Parents have set up an online petition calling for a local county council to apologise for an “aggressive, condescending, insulting” campaign that aims to reduce unauthorised absences during the school term.
But the adverts, which appeared on bus stops, social media, and local radio, failed to resonate with over 8,000 parents who have now signed a letter claiming the ads are unfit for purpose and “will probably prove to be counterproductive”.
“You are accusing parents of failing their children without any concern for context or appropriateness,” said Ella Lewis from Seaford, who started the petition.
“This is disgusting and offensive and it is even worse when applied to families who are struggling with serious illnesses, traumas and ongoing disabilities and conditions.”
East Sussex County Council distributed the letters to children who had missed at least three days in the first half of the autumn term, which ran from 5 September to 20 October.
Bob Standley, the council’s head of education and inclusion, said: “There’s a perception among some parents that 95% attendance is enough, but this is simply not the case.”
But Lewis says that the slogans used in the campaign - “get a grip, most parents do”, “good reasons for missing school - there are none,” and “don’t be a mug” - are dividing and alienating parents.
The mother explained that a “blind attack” from the council on families whose children miss school is not helping matters.
“Even when you are taking a firm stance on the subject, you need to convince and win the commitment of parents, not bully us into submission,” she said.
East Sussex County Council has told HuffPost UK they will not be taking the adverts down in response to the petition.
“We appreciate this campaign has been controversial in some quarters but we won’t flinch from addressing this extremely serious issue,” a council spokesperson said.
“School attendance levels in East Sussex are simply not good enough.
“The campaign we have been running is not aimed at parents of children who have genuine medical reasons for being absent and we understand it is not always possible to make appointments for essential medical appointments outside of school hours.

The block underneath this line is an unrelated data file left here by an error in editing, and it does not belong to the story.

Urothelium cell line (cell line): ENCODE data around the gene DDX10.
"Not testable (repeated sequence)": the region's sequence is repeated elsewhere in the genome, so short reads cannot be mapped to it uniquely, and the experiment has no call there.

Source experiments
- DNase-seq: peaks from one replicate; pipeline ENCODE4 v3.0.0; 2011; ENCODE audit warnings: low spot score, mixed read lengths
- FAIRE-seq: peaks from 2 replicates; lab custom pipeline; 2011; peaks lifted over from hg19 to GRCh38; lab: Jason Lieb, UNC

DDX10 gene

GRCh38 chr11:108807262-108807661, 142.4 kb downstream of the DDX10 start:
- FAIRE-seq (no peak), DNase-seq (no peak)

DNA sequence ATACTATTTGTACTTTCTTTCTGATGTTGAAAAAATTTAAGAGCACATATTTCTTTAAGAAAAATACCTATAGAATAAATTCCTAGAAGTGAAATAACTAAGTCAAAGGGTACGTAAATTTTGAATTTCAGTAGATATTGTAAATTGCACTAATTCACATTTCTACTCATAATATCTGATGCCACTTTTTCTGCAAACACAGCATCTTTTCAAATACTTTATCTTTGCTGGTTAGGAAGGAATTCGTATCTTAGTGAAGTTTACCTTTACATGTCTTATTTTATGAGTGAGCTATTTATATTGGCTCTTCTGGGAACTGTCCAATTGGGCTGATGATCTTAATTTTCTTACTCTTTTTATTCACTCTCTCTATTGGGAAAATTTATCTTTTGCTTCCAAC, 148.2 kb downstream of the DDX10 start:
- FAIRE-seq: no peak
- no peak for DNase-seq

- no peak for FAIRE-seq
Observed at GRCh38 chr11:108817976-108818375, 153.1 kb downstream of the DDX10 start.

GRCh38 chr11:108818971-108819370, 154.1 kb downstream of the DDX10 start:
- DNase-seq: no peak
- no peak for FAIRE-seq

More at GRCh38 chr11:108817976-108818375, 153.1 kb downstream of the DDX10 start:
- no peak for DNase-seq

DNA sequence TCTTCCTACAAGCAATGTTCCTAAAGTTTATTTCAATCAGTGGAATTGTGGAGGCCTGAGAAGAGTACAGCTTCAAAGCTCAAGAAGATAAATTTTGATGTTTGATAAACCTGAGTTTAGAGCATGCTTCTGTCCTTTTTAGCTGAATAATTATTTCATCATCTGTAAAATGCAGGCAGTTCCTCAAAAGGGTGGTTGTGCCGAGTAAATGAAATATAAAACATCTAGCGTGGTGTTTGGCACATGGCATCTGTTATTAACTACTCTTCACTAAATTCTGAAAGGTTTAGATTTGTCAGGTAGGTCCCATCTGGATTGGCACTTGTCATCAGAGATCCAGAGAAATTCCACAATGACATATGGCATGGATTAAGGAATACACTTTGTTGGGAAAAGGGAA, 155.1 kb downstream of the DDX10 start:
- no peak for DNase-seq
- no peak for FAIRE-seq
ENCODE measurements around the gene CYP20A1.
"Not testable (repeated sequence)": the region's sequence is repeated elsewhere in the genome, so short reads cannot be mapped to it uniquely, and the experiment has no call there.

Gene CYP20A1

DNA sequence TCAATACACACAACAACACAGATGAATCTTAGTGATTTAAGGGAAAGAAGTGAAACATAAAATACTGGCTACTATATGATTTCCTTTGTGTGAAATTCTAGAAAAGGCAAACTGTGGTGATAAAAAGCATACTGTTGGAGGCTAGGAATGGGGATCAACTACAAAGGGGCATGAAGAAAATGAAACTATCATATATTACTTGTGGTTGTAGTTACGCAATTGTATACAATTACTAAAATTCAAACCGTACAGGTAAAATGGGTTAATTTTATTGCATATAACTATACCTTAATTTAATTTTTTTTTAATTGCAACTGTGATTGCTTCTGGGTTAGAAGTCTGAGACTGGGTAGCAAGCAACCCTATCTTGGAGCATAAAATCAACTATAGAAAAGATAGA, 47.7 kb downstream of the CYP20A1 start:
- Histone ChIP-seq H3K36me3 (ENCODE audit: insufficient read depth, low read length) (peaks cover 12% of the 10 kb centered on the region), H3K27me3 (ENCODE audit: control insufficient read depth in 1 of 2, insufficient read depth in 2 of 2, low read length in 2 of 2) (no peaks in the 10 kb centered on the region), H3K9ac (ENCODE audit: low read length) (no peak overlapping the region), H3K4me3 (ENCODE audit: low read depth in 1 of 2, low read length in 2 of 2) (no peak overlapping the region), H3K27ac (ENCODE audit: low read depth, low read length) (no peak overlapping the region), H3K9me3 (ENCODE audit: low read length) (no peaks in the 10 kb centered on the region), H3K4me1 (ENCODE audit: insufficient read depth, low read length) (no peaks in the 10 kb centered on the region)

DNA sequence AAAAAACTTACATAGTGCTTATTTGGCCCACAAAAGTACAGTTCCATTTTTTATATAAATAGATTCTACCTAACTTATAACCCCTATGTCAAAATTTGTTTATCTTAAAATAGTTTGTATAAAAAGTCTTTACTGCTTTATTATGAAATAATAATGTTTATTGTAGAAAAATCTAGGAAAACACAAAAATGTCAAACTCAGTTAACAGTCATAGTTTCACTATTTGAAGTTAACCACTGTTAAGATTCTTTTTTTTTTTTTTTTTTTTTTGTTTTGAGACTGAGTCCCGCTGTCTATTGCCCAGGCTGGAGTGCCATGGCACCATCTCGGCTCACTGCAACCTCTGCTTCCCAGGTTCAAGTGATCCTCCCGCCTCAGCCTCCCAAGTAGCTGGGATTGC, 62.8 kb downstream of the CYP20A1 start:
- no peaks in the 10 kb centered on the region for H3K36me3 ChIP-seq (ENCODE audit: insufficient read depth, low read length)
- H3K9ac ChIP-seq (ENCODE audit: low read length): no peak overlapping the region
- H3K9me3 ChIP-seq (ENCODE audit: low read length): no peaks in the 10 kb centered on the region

The ‘Get A Grip’ campaign explains that the only authorised reasons children may miss school during term time is for religious festivals or a “genuine medical condition” with evidence from a GP or hospital, and this doesn’t include coughs and colds.
They say: “If you child has a non-contagious or minor illness such as a headache or cold, send them to school.”
This is in line with NHS Choices advice, which states: “A child with a minor cough or cold may attend school. If the cold is accompanied by a raised temperature, shivers or drowsiness, the child should stay off school, visit the GP and return to school 24 hours after they start to feel better. If your child has a raised temperature, they shouldn’t attend school.”
If a headteacher questions the legitimacy of the time off, and does not authorise the absence, the school will ask the council to issue a Penalty Notice of £120 per parent for each child.
In June, father John Platt was been found guilty of taking his daughter out of school on an “unauthorised trip” during term time.
The dad, 44, from Isle of Wight, had taken the matter to court after being fined £120 for taking his seven-year-old daughter on a holiday to Disney World in Florida in April 2015.
They saw a sharp increase in the number of unauthorised absences in the county in the last academic year, with the number of lost school days rising from 599,866 days in 2015/16 to 648,186.
And the number of term time absence fines issued to parents has tripled, with the courts handing out more than £27,000 in fixed penalties.